Messy Church Does Science
Messy Church groups are encouraged to introduce science activities thanks to a new resource developed with a Baptist minister to show how science and faith mix
BRF Messy Church’s new project Messy Church Does Science brings together faith and science under the safety-spectacled eye of ‘Dr Dave’ - none other than the Revd Dr Dave Gregory of Croxley Green Baptist Church, and Vice-President of the Baptist Union 2017-18.
The resource features 100 fun and eye-opening experiments graded for mess, danger and difficulty, as well as ‘big thinking’ and ‘big questions’ links to explore the connection between science and faith.
The project’s aim is to demonstrate that science and faith are complementary, and help children and adults appreciate the wonder of creation.
It has been developed with the help of a grant awarded by Scientists in Congregations, and includes input from working scientists and theologians.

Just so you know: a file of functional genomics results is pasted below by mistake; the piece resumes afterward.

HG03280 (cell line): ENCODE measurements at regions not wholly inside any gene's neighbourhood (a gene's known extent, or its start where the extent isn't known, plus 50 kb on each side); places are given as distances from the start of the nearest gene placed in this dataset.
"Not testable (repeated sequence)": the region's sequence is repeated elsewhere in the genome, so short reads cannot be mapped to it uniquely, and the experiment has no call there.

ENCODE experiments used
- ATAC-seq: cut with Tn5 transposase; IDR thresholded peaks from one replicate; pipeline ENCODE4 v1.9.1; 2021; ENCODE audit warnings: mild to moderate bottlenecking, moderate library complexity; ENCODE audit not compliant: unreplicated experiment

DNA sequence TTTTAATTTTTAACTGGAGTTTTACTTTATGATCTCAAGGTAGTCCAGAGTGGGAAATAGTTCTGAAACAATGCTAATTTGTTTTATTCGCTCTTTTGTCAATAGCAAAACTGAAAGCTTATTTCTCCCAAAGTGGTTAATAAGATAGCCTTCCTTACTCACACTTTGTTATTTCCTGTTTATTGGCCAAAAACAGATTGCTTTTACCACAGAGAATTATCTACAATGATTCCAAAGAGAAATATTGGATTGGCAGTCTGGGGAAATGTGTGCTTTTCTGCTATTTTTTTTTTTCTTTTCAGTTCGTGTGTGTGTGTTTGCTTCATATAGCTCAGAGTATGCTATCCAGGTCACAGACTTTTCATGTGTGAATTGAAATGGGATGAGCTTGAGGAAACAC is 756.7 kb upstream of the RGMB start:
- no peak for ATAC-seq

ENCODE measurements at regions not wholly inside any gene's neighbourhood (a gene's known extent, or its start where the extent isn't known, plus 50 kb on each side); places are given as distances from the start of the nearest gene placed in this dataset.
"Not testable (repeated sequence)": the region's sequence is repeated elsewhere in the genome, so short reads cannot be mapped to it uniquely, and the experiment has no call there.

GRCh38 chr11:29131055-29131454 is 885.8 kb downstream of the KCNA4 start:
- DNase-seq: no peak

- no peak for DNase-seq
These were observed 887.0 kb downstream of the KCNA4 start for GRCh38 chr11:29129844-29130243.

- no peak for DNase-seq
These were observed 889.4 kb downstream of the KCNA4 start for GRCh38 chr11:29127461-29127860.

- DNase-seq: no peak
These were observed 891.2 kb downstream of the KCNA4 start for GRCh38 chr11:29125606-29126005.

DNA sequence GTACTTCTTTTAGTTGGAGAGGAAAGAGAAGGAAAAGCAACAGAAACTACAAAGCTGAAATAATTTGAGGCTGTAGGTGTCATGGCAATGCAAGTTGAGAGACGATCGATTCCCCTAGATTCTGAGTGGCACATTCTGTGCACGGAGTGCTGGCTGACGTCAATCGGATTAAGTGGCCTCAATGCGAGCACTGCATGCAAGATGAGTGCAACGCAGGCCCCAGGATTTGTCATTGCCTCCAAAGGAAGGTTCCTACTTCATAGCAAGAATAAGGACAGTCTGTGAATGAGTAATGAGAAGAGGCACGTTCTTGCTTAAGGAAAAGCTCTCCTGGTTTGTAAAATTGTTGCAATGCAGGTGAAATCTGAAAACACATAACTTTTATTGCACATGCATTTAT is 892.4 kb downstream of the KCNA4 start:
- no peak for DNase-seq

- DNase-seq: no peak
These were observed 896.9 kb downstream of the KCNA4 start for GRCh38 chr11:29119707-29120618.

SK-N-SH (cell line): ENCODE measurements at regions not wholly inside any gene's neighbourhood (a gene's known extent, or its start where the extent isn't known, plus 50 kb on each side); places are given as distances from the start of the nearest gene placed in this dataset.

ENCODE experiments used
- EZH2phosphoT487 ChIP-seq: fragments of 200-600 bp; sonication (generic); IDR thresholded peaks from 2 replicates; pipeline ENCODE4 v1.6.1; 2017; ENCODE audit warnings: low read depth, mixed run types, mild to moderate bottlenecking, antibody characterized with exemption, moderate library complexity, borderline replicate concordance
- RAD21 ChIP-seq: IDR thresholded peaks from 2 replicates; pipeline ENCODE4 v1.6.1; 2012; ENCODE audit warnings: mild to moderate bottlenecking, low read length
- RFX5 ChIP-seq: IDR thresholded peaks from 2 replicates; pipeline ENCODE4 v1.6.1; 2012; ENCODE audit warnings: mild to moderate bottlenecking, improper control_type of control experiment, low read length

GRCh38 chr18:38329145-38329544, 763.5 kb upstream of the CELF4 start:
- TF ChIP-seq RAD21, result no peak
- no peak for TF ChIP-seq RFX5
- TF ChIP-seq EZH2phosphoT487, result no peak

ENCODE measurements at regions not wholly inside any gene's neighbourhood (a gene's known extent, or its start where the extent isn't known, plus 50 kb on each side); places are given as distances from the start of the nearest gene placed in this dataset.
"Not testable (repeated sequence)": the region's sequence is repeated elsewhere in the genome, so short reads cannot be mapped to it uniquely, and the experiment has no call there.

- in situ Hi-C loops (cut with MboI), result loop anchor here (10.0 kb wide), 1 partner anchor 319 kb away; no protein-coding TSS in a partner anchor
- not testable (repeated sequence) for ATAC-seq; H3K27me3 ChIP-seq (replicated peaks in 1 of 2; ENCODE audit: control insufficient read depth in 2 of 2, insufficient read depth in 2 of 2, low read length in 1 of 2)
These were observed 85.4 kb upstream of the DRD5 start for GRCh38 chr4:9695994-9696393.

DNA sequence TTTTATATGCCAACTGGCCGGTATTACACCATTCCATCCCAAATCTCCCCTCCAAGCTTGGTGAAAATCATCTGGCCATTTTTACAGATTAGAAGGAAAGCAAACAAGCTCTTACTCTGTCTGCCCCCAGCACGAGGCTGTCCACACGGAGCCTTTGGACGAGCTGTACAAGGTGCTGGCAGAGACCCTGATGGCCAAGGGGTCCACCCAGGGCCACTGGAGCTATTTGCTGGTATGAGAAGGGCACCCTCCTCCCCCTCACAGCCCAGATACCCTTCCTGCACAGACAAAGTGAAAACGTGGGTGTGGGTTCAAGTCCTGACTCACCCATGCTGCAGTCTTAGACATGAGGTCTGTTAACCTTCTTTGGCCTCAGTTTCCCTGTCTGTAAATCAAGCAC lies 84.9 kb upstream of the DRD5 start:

Dave leads a Messy Church Science Lab as a part of a monthly Messy Church, and has a background in physics, astronomy, meteorology and climate.
He said, 'Science is fun, a gift from God that brings joy to life, helping us to appreciate his life and love all the more.
'All of us want to share that sense with others, helping them to enjoy the wonder that science reveals all about the world and ourselves, and through it something of the God of life who lies behind it.'
There are more than 3,735 registered Messy Churches throughout the UK in over 20 countries worldwide and an estimated 500,000 people attending each month.
Over half of those that attend a Messy Church have had little or no previous connection with church. Lucy Moore, founder of Messy Church said the organisation wants to give Messy Church leaders the confidence to do riskier hands-on activities, and be happy sharing basic scientific principles along with the biblical theme.
'Messy Churches are hot on discovery, experimentation and exploration; could we encourage even more Messy Church groups to feel confident about using science in the activity time, so that families would understand that the Church celebrates science and rejoices in it?
'Our dream is that in ten years’ time nobody will be saying ‘science and faith don’t mix’ but instead it will be common to hear, ‘I had my first experience of science being fun at my local church.’